It’s not easy and it’s not cheap, but it is an opportunity to potentially achieve a type of growth that is not only greater than what you were seeing pre-pandemic, but smarter and more accountable. The goal is to be able to put dollars and cents up against it more effectively than ever before.

I think the good news is that people believe that they have to gather insane amounts of data. However, as mentioned in part one of this series, it really comes down to two to three data points. So, it’s not as daunting a task. Well, I suppose it can be for some, but the more daunting part of it is establishing a new kind of culture.

Which brings us to our final question. You are currently working on a new book that explores creating the right corporate culture for customer centricity to truly succeed. What does that entail and how does it play into the overall strategic plan?

Peter: A culture that’s inherently data-driven brings the people doing the data analytics front and center, and lets everyone know that they’re not here just to be party poopers. In fact, they’re actually here to help if they can. If they can demonstrate the financial value that different kinds of tactics are bringing, it’s going to give the rest of the team more resources, credibility and leeway to try other creative things.

Establishing a culture that really embraces all the data, analytics and technology can be really hard. It’s a different kind of conversation and a different kind of organizational structure. I have seen that with many companies that embrace the analytics, there are those who love what I’m proposing! They are living and breathing RFM (recency, frequency and monetary value) but it’s very difficult for them to get everyone else in the organization to understand and appreciate it.

This challenge can be harder than dealing with the data and/or building the models. And that is why I’m writing book number four, which will detail creating a customer centric corporate culture. Because it’s a very unconventional kind of culture and, currently for most organizations, we build the culture around the products and services that we deliver.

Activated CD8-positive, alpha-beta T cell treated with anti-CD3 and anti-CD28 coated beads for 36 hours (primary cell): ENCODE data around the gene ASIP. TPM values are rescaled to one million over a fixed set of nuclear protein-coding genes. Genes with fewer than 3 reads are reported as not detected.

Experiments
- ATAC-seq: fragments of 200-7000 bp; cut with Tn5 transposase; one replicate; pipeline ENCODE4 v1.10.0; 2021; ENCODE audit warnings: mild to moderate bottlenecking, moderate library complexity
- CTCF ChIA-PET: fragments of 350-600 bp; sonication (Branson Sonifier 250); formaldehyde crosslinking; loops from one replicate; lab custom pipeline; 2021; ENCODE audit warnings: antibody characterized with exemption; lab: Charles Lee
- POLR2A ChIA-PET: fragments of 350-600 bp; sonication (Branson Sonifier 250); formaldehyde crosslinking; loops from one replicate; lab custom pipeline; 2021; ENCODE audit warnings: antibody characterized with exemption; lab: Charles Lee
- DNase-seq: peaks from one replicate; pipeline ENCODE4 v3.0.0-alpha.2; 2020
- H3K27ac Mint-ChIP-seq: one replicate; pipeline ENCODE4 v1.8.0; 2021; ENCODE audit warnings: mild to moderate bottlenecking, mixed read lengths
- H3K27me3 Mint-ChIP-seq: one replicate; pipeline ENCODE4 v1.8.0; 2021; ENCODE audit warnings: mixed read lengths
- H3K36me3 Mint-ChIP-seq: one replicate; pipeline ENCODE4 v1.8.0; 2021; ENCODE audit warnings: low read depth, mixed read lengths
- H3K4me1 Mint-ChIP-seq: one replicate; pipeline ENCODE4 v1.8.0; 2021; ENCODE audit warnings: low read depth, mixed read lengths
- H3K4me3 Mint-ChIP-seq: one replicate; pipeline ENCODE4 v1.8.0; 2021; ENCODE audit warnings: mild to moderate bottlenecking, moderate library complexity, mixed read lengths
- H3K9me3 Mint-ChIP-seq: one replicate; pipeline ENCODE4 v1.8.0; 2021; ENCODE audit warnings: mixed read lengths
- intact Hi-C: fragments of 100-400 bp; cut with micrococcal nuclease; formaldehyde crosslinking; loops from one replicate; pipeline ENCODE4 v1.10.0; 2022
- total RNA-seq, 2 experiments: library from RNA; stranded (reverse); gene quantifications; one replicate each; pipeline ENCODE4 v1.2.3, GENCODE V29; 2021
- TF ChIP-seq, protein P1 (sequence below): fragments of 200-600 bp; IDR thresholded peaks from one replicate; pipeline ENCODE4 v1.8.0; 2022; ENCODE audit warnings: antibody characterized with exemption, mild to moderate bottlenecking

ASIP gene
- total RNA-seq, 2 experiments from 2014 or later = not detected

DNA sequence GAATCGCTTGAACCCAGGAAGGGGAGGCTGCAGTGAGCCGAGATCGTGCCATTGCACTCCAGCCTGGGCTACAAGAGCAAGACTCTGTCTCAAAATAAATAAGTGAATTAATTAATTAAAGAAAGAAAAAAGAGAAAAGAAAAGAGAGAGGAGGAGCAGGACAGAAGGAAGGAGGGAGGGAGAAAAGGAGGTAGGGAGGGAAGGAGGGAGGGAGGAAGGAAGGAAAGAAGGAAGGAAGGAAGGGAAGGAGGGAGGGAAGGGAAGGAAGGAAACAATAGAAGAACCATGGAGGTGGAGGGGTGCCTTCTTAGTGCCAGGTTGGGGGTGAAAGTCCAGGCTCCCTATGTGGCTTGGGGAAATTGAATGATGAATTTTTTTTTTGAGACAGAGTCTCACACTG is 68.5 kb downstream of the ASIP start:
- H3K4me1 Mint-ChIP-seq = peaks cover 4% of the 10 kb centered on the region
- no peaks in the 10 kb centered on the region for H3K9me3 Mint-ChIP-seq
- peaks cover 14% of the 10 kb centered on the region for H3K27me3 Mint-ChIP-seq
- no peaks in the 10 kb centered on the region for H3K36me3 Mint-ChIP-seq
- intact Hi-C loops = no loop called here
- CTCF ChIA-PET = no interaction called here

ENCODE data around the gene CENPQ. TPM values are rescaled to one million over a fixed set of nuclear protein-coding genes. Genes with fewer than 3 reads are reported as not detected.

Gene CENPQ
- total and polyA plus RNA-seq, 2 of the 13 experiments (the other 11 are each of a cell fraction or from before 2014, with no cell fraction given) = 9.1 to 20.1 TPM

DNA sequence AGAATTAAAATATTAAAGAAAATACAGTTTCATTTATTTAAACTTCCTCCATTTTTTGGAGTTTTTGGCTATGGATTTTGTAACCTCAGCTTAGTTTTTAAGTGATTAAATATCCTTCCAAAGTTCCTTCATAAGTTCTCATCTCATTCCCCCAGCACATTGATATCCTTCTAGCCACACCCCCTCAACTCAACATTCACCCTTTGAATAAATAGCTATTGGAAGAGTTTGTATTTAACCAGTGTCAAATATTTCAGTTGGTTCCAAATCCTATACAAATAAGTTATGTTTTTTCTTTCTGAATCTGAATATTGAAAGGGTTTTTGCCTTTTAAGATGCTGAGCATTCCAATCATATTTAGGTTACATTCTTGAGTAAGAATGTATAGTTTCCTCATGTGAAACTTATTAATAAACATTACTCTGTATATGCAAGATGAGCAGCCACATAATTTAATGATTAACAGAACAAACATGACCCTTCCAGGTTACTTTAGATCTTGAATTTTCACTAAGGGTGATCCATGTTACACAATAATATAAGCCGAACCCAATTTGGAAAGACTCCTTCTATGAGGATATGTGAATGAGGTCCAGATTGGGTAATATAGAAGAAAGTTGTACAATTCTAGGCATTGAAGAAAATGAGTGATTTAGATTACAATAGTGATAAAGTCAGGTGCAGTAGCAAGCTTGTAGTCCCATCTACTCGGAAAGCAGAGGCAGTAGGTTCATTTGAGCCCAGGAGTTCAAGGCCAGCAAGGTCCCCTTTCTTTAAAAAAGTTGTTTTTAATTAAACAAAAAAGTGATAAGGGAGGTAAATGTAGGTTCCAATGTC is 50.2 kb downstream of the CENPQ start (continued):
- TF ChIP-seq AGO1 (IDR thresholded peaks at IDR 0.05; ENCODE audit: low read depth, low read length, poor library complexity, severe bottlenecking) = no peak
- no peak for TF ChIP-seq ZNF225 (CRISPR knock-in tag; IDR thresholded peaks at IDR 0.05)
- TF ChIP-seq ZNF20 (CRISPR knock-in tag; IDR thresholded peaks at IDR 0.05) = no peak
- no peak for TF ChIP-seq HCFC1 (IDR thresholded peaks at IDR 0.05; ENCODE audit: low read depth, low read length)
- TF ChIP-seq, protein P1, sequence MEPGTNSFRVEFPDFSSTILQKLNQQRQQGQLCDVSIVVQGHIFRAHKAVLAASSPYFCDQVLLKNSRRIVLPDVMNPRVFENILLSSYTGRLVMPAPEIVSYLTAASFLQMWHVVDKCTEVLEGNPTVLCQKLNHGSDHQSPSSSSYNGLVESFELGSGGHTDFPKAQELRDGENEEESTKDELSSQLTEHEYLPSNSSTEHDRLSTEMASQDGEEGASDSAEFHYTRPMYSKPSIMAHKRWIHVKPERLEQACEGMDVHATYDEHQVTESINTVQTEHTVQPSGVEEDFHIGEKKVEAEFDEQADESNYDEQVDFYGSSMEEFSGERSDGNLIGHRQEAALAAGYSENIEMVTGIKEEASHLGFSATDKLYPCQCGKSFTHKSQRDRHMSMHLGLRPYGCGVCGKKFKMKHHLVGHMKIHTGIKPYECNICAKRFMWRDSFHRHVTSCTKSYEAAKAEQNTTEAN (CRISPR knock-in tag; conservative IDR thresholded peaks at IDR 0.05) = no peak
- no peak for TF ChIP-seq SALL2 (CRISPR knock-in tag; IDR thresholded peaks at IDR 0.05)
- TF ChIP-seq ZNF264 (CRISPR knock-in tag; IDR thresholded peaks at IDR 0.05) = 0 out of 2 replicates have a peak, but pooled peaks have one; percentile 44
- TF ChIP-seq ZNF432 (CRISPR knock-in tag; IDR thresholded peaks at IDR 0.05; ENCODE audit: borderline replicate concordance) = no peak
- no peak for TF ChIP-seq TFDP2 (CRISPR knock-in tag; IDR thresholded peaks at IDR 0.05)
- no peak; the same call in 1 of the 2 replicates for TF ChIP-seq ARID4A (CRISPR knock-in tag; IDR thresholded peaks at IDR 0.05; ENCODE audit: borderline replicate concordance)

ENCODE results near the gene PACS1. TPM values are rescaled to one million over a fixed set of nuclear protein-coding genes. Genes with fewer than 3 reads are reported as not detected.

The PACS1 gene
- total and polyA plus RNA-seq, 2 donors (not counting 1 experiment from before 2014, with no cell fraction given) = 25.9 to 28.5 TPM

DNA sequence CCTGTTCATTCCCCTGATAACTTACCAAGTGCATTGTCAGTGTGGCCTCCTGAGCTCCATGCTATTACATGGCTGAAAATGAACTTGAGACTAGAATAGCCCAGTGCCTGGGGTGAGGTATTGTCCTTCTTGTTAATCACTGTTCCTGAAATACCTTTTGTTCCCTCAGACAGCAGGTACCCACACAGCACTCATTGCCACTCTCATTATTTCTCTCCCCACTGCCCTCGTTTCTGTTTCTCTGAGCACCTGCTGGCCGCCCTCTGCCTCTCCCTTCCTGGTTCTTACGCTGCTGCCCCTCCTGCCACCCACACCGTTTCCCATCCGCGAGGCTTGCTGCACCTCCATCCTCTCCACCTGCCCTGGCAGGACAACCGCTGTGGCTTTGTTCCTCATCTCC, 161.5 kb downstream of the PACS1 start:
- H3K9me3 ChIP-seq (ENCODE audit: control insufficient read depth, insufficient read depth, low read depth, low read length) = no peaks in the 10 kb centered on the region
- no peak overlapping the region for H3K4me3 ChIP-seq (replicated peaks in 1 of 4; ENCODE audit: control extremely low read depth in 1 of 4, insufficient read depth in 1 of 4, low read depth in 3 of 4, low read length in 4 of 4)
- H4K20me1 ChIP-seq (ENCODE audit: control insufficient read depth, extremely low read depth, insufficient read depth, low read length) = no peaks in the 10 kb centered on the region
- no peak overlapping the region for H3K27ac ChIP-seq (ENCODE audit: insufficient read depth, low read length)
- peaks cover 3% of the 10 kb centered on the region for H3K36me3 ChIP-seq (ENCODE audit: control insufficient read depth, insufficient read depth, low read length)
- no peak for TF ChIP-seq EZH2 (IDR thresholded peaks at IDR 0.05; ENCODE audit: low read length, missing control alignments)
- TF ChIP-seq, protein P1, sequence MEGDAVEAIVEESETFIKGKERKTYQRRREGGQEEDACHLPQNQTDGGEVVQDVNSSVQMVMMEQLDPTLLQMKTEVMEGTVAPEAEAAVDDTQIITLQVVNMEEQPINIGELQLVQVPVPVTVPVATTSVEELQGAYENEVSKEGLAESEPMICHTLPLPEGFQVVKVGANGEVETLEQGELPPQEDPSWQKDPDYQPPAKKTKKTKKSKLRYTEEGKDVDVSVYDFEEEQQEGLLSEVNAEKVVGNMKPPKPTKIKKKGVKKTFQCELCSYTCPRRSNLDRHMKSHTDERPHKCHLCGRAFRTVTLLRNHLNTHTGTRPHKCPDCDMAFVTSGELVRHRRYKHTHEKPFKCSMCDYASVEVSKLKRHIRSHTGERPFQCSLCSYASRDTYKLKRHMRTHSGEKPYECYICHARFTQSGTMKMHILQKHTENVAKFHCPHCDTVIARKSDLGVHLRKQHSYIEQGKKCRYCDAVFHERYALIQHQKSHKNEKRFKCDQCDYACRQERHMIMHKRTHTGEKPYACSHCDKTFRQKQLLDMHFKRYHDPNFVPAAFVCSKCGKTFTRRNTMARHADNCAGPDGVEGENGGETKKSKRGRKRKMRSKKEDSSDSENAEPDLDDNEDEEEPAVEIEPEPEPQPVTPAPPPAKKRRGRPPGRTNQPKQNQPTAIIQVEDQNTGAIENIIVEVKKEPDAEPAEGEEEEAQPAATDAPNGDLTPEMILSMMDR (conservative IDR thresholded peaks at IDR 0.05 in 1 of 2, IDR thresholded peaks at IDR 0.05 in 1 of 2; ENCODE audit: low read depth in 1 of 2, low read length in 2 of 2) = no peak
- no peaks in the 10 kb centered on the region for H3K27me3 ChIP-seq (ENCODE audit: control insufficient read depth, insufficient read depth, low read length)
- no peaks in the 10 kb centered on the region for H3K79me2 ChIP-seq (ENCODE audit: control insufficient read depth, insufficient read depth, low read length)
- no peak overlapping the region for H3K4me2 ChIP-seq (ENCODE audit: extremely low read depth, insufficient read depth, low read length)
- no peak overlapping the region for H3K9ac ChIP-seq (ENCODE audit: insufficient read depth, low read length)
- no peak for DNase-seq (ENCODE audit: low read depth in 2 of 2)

Exhibitions are no different, but now we want to build a culture around the customers we are serving – attendees, exhibitors and show partners. That requires very different kinds of organizational charts, conversations, incentives and mindsets. It is still early for this industry but the fact that you are bringing in someone like me and willing to learn from other industries is great.

In fact, the beauty of the exhibition industry is that it serves those industries through its events, so you are actually a much better fit for materializing results. You are immersed with these industries and not on an island like so many others are. Embrace that opportunity and learn from these folks as you engage with them.

Save the date for Predict, CEIR’s Annual Exhibition Industry Outlook Conference on 12-13 September 2024 and explore CEIR’s complete library of research here.

The views and opinions expressed by blog authors are those of the authors and do not necessarily reflect the official policy or position of the International Association of Exhibitions and Events®. Any content provided by our bloggers or authors are of their opinion. All content provided on this blog is for informational purposes only. IAEE makes no representations as to the accuracy or completeness of any information on this site or found by following any link on this site. IAEE will not be liable for any errors or omissions in this information nor for the availability of this information.